• He determined that such micro-organisms could be
    killed by heating liquid to 55 degrees Celsius
    (about 130 degrees Fahrenheit) or higher for
    short periods of time.
  • This simple process is now known as
  • Used today in milk and many other beverages.

Germ Theory
  • Pasteur then turned his attention to other
    aspects of microorganisms
  • Theorized that germs could cause disease
  • Most doctors thought germs were a result of

Science of Immunology Begins
  • Showed that certain diseases could be prevented
    by vaccination
  • Rabies
  • Chicken cholera
  • Anthrax
  • Silkworm disease

Pasteurs Importance
  • Linking microorganisms with disease, Pasteur
    brought about a revolution in medicine.
  • His experiments confirmed the germ theory.
  • Founded the Pasteur Institute in Paris.
  • Pioneering clinic for the study of infectious
  • Still active today

Joseph Lister
  • Pasteur's work on the link between bacteria and
    disease came to the attention of the famous
    Edinburgh surgeon Lord Edward Lister.
  • He was concerned with the number of people who
    died after having operations in hospital about
    46 of all surgery patients.

Joseph Lister
  • Lister introduced disinfectant sprays during
    operations, these prevented bacteria from
    entering a wound.
  • Used a fine spray of carbolic acid in the
    operating room (annoying to doctors!)
  • He also introduced the use of dressings soaked in
    carbolic acid and strict hygiene rules to combat
  • The sterile methods introduced by Lister,
    drastically reduced the number of hospital

  • British surgeon Joseph Lister in 1865 proved the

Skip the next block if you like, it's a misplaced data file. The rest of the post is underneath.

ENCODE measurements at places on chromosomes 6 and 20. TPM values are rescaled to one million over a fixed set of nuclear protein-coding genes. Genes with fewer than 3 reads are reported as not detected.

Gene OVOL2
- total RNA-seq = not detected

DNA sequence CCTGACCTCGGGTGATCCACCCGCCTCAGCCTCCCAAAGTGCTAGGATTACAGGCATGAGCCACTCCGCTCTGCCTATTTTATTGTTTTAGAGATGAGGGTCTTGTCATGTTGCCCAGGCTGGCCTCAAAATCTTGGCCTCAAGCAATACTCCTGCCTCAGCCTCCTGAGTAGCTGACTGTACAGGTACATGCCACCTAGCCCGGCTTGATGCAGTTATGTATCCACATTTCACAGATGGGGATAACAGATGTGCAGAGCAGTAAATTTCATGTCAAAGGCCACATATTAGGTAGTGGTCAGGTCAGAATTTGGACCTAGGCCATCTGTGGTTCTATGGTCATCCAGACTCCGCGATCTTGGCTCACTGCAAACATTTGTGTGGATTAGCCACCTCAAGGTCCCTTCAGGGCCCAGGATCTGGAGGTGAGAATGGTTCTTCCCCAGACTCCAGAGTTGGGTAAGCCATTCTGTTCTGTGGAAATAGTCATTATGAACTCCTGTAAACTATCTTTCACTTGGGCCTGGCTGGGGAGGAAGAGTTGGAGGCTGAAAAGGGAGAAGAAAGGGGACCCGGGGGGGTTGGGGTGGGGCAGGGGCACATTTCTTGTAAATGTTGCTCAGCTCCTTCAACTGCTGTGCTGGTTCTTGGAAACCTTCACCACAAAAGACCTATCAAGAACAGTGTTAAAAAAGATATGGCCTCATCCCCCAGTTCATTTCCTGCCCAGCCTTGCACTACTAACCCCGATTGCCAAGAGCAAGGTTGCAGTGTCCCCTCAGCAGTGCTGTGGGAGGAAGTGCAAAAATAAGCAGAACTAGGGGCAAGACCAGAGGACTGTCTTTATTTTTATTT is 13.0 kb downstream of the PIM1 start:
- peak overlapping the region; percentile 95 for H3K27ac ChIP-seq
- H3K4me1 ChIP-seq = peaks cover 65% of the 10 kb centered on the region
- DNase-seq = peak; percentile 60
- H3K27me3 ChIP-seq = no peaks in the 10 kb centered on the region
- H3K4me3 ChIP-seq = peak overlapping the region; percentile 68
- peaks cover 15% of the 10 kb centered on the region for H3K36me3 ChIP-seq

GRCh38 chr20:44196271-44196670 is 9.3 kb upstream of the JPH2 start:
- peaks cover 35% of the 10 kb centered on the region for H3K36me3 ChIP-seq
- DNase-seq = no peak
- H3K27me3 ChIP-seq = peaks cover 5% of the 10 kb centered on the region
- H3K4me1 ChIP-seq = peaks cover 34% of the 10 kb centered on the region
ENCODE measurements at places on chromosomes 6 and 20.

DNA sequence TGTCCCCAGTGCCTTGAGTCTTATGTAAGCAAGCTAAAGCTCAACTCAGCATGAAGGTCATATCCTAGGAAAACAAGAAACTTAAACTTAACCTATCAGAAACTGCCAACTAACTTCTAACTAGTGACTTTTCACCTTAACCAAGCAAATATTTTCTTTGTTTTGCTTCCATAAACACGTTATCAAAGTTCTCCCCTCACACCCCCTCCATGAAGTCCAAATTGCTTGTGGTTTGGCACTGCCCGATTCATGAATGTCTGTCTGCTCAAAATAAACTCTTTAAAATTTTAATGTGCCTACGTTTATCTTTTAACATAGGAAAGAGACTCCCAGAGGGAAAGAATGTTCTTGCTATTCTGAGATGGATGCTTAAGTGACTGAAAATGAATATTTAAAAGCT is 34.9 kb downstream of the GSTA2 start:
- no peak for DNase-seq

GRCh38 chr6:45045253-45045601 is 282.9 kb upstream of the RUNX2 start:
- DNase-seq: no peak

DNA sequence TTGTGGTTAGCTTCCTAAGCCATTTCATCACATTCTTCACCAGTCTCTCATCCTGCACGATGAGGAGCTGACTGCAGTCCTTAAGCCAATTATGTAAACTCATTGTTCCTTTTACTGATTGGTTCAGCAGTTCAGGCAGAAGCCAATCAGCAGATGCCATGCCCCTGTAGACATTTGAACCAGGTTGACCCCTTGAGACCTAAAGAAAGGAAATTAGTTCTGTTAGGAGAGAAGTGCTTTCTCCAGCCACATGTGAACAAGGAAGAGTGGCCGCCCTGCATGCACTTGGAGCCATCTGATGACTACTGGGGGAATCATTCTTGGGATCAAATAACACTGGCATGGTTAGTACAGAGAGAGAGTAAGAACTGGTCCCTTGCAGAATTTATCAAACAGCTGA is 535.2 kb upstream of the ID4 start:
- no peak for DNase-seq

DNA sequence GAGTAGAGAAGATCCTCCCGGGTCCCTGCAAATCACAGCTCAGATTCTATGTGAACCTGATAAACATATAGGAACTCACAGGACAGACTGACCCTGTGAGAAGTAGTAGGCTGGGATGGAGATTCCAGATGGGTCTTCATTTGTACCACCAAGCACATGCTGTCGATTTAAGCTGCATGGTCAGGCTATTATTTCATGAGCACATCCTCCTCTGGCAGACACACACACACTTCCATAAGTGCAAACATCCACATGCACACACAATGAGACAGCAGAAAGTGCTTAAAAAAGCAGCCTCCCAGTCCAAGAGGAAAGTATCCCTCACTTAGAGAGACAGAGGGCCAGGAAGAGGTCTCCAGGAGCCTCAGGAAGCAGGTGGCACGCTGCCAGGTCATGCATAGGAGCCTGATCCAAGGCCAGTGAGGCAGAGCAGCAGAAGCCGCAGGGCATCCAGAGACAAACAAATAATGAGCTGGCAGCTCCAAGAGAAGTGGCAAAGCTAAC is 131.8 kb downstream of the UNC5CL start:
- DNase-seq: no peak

principles of antisepsis in the treatment of
  • Listers death rate dropped to 15
  • Few doctors followed this advice until a less
    annoying system was invented.

Spray contraption
Robert Koch
  • German scientist 1843-1910
  • Development of Koch's postulates to prove which
    germ caused which disease.

Great Microbiologist
  • First to isolate anthrax bacteria
  • Discovered bacteria that causes tuberculosis
  • Identified germ that causes cholera

Kochs Postulates
  • 1. The organism should always be found in sick
    animals and never in healthy ones
  • 2. It must be grown in pure culture
  • 3. The cultured organism must make a healthy
    animal sick
  • 4. It must be re-isolated from the newly sick
    animal and re-cultured and still be the same

Kochs Importance
  • Put an end to miasma theory
  • Created scientific process to identify
    disease-causing organisms
  • Founded bacteriology as a science
  • Awarded the Nobel Prize for Medicine in 1905
  • The Robert Koch Award Medal now honor great
    achievements in microbiology

Major Accomplishments
  • It was in the late 1800s that actual cures were
    developed for certain common infectious diseases.
  • The decine in many diseases was more due to
    improvements in public health and nutrition than
    to medicine.

Major Accomplishments
  • Invention of X-rays 1895
  • Wilhelm Roentgen, German physicist
  • Led to science of radiology

Other Advancements
  • 1842 -- Crawford W. Long uses ether as a general
  • 1896 -- First vaccine developed for typhoid fever
  • 1897 -- First vaccine developed for Bubonic
  • 1899 Felix Hoffman develops aspirin
  • 1901 - Karl Landsteiner introduces the system to
    classify blood into A, B, AB, and O groups
  • 1923 -- First vaccine developed for diphtheria.
  • 1926 -- First vaccine developed for whooping
  • 1927 -- First vaccines developed for tuberculosis

Alexander Fleming
  • Scottish doctor
  • Discovered penicillin in 1928
  • First antibiotic
  • Won Nobel Prize in Medicine in 1944

Major Advancements
  • It was not until the 20th century that the
    application of the scientific method to medical
    research began to produce multiple important
    developments in medicine, with great advances in
    pharmacology and surgery.